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Shows With Contributions by Monica Gokey

Burrowing Owls: Howdy Birds

A Burrowing Owl is about as big as a can of beans on stilts. Between the long legs, bright yellow eyes, and signature bobbing salute, these little birds are comical members of the western ecosystem. Cowboys riding Western rangelands have a nickname for these little owls. They call them “howdy... read more »

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Peeps? Butterbutts? What are these birders talking about?

People who watch birds have developed nicknames and a whole lingo to talk about the birds they love. But don’t feel like you have to know everything – or anything! Birders love to share. Peeps are sandpipers. Can you guess what butterbutts are? Listen to today’s episode and find out!BirdNote... read more »

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Have You Ever Seen a Tom Turkey's Beard?

With his brilliantly colored plumage fanned out in display, this tom (male) Wild Turkey is a handsome sight to behold. He has a bright red head, long spurs, and… a beard. This “beard” is a small cluster of bristles that sprouts from the bird’s chest plumage. It looks like a misplaced ponytail.... read more »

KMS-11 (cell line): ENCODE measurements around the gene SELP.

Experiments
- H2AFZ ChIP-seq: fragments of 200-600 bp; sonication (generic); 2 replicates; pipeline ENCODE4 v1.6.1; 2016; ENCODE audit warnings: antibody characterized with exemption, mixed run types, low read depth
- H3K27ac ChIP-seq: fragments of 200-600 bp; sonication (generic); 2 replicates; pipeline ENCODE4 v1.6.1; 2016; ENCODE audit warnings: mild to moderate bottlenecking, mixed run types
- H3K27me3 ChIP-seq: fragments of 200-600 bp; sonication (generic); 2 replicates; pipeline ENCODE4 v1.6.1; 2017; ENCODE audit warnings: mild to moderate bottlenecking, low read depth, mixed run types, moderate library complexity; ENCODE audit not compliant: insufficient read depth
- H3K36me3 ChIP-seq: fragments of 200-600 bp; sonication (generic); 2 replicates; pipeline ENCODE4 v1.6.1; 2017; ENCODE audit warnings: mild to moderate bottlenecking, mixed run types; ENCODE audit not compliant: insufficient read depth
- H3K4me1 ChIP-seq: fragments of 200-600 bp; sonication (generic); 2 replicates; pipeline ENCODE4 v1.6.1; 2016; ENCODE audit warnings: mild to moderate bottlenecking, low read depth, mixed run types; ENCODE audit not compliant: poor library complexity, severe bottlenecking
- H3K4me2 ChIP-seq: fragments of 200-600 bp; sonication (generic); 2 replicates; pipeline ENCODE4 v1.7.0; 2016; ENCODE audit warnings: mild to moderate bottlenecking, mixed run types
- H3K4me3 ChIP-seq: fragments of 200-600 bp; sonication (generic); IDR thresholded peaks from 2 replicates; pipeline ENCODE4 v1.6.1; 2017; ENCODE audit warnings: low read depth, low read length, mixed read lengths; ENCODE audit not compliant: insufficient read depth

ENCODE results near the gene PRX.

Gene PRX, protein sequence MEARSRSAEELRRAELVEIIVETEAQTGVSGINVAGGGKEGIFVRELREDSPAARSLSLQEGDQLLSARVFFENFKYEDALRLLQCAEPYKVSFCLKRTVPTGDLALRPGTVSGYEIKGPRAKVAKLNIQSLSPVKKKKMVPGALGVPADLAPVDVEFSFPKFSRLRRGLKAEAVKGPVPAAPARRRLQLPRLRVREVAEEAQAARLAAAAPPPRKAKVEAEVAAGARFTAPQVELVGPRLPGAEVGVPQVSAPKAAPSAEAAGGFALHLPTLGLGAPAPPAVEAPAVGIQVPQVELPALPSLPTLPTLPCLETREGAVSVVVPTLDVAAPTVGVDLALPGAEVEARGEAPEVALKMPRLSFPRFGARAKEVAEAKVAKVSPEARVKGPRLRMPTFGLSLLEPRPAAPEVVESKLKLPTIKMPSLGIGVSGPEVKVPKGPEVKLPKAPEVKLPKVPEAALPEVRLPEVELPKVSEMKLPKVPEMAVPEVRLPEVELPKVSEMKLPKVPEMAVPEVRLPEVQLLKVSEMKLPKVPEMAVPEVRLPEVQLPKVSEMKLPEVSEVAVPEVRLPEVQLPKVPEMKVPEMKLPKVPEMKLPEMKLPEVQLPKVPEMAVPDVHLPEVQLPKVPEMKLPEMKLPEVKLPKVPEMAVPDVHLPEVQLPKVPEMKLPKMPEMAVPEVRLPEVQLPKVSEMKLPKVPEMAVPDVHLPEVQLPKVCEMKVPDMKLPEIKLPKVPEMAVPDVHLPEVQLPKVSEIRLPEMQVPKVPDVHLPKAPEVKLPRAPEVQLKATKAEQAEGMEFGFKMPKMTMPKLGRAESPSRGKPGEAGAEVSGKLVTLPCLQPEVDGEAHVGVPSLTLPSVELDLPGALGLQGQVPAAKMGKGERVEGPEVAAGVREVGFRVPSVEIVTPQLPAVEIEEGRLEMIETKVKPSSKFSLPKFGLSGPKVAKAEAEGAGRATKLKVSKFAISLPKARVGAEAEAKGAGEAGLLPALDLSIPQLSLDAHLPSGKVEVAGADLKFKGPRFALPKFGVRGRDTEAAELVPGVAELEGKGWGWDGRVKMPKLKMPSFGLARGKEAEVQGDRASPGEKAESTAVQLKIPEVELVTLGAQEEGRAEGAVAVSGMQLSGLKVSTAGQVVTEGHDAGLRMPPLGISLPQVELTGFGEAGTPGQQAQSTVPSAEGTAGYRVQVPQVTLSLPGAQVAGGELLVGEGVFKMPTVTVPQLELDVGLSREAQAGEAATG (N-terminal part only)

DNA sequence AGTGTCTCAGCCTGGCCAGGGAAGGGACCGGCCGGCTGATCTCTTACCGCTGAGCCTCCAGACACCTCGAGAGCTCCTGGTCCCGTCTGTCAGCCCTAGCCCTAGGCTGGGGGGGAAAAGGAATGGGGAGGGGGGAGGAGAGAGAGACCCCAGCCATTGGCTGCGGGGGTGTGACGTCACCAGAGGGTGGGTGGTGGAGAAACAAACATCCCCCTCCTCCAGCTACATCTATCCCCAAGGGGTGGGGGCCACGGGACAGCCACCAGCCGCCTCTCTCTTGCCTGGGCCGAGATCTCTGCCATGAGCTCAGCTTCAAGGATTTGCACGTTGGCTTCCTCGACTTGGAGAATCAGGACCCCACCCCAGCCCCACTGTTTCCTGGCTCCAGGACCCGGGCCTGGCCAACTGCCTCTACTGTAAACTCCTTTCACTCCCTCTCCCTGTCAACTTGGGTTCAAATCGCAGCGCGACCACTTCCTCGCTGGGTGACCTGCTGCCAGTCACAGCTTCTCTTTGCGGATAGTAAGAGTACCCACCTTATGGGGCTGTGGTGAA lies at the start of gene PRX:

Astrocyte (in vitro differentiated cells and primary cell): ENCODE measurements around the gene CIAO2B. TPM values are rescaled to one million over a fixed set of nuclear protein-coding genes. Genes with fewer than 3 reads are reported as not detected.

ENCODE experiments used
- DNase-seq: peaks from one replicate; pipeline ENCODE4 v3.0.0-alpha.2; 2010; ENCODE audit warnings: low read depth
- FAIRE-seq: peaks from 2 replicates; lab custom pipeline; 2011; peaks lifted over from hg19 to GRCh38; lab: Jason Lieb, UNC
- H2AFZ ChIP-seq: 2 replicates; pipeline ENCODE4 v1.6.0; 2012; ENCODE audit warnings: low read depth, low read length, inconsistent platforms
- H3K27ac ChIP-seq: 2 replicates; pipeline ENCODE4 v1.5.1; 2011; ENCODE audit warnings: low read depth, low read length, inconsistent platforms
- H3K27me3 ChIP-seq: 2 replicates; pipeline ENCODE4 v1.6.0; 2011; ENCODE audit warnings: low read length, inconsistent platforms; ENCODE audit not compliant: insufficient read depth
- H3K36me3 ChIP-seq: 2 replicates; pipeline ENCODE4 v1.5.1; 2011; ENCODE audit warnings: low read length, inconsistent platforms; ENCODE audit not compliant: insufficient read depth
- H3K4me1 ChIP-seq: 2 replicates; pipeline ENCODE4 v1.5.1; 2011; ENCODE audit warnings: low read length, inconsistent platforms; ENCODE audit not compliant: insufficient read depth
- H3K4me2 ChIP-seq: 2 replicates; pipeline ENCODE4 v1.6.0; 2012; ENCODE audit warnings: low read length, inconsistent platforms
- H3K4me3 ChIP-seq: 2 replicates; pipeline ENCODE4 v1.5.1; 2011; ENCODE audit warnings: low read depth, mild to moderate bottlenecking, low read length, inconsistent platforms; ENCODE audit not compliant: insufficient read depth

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Swamp Gobblers

Osceola, also called Florida, Turkeys are right at home in Florida’s flatwoods and dense, swampy landscapes, which likely protected it from overhunting in the early 1900s. If you ever find yourself in the Florida woods, be sure to keep an ear out. If you’re on turkey turf, you’re likely to hear... read more »

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Common Poorwills Can "Hibernate"

Common Poorwills don’t sing much when the mercury drops. But they can do something else that is remarkable. As the winter cold deepens, these petite members of the nightjar family can enter a hibernation-like state — and stay like that for hours — or even weeks! Scientists call it torpor. It... read more »

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Topics & Themes:  migration

Of Grouse and Gizzards

During winter, the Greater Sage-Grouse is wholly reliant on its namesake species — sagebrush — for both shelter and for food. Scientists call this bird "sagebrush obligate," meaning it needs this plant to survive. In the spring, its diet shifts to insects and plants, as it gets ready for the most... read more »

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Western Tanagers Are Flashes of Bright Color

Western Tanagers dart from tree to tree, on the lookout for delicious bugs. They’ll find them by scanning the tree bark — or maybe snatching them from mid-air during flight — a tactic called hawking. Come winter, these lovely songbirds head south, where they fit right in with the other brightly... read more »

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Topics & Themes:  migration
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